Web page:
"With all due respect to some of the smaller counties that spoke here in favour of the motion, I think they have little knowledge of the impact that this will have on a county like Cork or Dublin where we have a lot of clubs."
Strong dual counties are going to be under pressure going forward after the hurling championship revamp received the green light, according to Cork chairman Ger Lane.
"How many games in Dublin or in Mayo or Galway hurling are played during the summer? I'd say the number of club championship games played is very few. Now, they can start their championship if they want to in April, they'll have a four or five-week gap and they'll be finished an awful lot earlier. I don't see how that's a problem - I see that as a positive opportunity, I think counties will embrace that."
GAA Director General Paraic Duffy had a different take on the status quo.
"There are facts that are incontrovertible - there are now more weekends free for club. If you're going to start (the inter-county championship) in May and finish in mid-August there are going to be an awful lot more weekends."
President Aogan O Fearghail echoed those sentiments.
"I'm excited about it. I'd love to be part of this as a player, where you're playing big championship matches at home in front of your own supporters with two home matches and two away matches."
The new hurling structure received the thumbs up from RTE pundit Michael Duignan.
"We have great respect and admiration for Stephen Cluxton. Dublin will innovate yet again to make their kick-outs interesting and make them relevant. At the end of the day, every team wants to maintain possession from the kick-out. This motion doesn't seek to change it, we just want to make the short kick-out slightly longer."
Standing Rules Committee Chairman Jarlath Burns explained the thinking behind the introduction of the new kick-out rule in gaelic football.
"People's opinions are their opinions and the one that really counts for us is the opinions of our clubmates and we're just happy to share the player's' success with them."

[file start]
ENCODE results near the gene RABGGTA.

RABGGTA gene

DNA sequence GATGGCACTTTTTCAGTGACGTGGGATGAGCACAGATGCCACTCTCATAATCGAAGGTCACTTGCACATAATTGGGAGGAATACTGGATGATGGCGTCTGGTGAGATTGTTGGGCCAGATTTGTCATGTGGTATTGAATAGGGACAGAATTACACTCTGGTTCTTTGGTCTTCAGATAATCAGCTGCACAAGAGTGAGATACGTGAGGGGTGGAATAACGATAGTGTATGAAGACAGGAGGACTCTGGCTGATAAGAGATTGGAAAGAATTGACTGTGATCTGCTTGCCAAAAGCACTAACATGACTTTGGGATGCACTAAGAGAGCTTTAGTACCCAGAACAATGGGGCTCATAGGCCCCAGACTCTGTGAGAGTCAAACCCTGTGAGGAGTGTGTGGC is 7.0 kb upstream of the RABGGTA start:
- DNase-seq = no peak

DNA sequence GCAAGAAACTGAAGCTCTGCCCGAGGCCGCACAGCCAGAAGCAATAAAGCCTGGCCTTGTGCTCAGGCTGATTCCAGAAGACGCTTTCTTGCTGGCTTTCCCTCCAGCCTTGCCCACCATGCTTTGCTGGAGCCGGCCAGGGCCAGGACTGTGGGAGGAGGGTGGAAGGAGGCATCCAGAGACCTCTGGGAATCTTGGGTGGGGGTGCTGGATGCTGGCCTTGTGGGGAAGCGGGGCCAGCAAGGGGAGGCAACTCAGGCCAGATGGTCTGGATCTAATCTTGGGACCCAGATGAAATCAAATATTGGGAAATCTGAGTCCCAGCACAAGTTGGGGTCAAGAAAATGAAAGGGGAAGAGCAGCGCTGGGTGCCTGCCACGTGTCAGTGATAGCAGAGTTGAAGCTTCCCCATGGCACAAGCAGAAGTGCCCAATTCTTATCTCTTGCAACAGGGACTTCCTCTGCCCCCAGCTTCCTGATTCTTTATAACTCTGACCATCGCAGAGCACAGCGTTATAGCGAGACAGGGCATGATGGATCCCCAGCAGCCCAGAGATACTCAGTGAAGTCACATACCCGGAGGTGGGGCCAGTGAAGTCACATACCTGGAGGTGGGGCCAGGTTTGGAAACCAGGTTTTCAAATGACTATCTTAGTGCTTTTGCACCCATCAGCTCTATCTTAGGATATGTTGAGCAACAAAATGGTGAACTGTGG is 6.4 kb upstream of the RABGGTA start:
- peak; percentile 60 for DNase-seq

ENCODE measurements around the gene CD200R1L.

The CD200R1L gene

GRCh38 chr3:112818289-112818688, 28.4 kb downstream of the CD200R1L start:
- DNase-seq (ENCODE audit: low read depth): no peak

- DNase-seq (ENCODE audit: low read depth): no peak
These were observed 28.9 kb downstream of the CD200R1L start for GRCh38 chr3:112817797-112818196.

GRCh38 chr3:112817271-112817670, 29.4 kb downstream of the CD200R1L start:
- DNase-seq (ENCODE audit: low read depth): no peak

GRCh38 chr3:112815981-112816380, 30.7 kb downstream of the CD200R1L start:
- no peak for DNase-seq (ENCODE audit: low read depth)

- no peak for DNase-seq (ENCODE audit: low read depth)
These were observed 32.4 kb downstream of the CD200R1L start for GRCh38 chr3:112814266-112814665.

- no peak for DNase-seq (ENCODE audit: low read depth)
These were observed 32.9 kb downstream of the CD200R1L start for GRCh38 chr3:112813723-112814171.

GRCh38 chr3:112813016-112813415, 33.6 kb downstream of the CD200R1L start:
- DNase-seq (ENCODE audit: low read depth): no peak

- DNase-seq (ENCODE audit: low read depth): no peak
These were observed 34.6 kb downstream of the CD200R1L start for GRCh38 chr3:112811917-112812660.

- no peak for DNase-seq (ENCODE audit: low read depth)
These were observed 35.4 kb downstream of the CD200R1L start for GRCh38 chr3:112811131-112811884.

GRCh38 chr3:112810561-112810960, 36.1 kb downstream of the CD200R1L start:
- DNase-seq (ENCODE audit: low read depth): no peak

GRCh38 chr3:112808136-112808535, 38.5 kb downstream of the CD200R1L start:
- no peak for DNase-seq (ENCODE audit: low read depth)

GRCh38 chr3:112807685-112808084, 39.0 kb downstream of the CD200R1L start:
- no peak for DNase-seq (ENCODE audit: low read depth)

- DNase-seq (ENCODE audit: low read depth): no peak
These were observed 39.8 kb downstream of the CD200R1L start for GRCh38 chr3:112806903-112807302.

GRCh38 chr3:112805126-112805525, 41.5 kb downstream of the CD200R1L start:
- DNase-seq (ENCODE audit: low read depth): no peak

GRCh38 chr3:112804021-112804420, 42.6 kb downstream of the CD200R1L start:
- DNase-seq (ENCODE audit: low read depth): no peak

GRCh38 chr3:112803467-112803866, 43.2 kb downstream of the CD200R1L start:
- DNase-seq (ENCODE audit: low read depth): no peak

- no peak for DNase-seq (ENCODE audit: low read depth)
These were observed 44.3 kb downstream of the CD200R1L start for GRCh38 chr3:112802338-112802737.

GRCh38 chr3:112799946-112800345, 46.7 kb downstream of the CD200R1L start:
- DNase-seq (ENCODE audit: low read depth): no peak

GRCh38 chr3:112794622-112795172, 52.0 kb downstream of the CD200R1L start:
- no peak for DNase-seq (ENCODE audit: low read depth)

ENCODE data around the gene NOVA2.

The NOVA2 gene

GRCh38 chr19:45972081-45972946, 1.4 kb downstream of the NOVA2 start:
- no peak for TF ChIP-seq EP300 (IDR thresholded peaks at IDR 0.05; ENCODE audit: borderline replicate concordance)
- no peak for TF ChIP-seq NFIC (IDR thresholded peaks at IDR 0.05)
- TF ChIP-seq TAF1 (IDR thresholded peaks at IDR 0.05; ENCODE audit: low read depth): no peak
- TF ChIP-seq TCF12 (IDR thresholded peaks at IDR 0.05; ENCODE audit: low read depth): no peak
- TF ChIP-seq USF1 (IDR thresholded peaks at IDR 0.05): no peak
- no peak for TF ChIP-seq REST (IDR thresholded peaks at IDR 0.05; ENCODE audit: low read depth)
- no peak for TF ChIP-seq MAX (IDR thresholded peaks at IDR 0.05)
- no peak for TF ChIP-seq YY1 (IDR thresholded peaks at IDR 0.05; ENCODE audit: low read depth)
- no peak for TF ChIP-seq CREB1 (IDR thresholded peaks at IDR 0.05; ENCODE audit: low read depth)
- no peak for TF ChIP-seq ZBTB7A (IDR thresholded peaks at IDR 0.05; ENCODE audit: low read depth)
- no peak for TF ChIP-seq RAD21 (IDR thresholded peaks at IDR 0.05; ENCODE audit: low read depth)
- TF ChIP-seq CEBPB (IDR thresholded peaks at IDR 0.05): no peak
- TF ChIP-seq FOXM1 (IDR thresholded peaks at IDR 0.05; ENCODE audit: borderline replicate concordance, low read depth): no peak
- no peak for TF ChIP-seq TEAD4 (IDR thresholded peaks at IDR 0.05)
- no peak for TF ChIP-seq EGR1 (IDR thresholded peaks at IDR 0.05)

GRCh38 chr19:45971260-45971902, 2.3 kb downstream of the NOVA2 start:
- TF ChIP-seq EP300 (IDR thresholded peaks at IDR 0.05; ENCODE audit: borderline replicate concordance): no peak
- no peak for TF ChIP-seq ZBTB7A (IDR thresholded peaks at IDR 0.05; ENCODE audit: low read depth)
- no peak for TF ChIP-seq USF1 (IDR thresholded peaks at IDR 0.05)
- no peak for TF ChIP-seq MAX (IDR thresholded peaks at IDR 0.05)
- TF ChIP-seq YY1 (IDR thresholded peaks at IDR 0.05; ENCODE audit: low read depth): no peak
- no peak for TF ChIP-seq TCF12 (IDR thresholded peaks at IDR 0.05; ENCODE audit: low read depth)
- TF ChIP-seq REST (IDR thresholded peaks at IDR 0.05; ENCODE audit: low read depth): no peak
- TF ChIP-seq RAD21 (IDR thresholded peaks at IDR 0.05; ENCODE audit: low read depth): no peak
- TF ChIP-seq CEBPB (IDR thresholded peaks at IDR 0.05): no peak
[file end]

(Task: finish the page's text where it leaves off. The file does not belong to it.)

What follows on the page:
Criticism from the likes of Paul Kimmage and Eamon Dunphy doesn't cost Jim Gavin a second thought.
"We have over 100 training sessions done. I knew by them in the last two weeks that they were up for the game."
Former All-Ireland winning goalkeeper Stephen Byrne guided Kilcormac-Killoughey to a fourth Offaly SHC success.
"The damage done in the ten minutes before half-time left us with a lot to do and in fairness to the lads, they died with their boots on, you couldn't be prouder of the effort they put in."
St Rynagh's manager Fintan O'Connor was left to rue a lack-lustre first-half display as they trailed by 0-5 to 2-10 at half-time.
"This was a massive thing for Kilcoo, six in-a-row. Today, we created a wee bit of history in the county Down and that's what we wanted to do."
Under Paul McIver, Kilcoo equalled the Down SFC six-in-a-row record set by Burren in the eighties.
"They are seriously experienced. I hope they do go on and win Ulster. That team deserves an Ulster."
Defeated Burren boss Paddy O'Rourke hopes the Magpies can go all the way in Ulster.
"Last year we had learned a bit tactically, we were a bit naive the first year and went gung-ho for it. But as a club we want to go and win an Ulster championship. We believe we have the players here and the squad as good as anything in Ulster and we will be going out to give it a good rattle."
Derrygonnelly completed a Fermanagh SFC three-in-a-row and manager Martin Greene has set his sights on a bigger prize.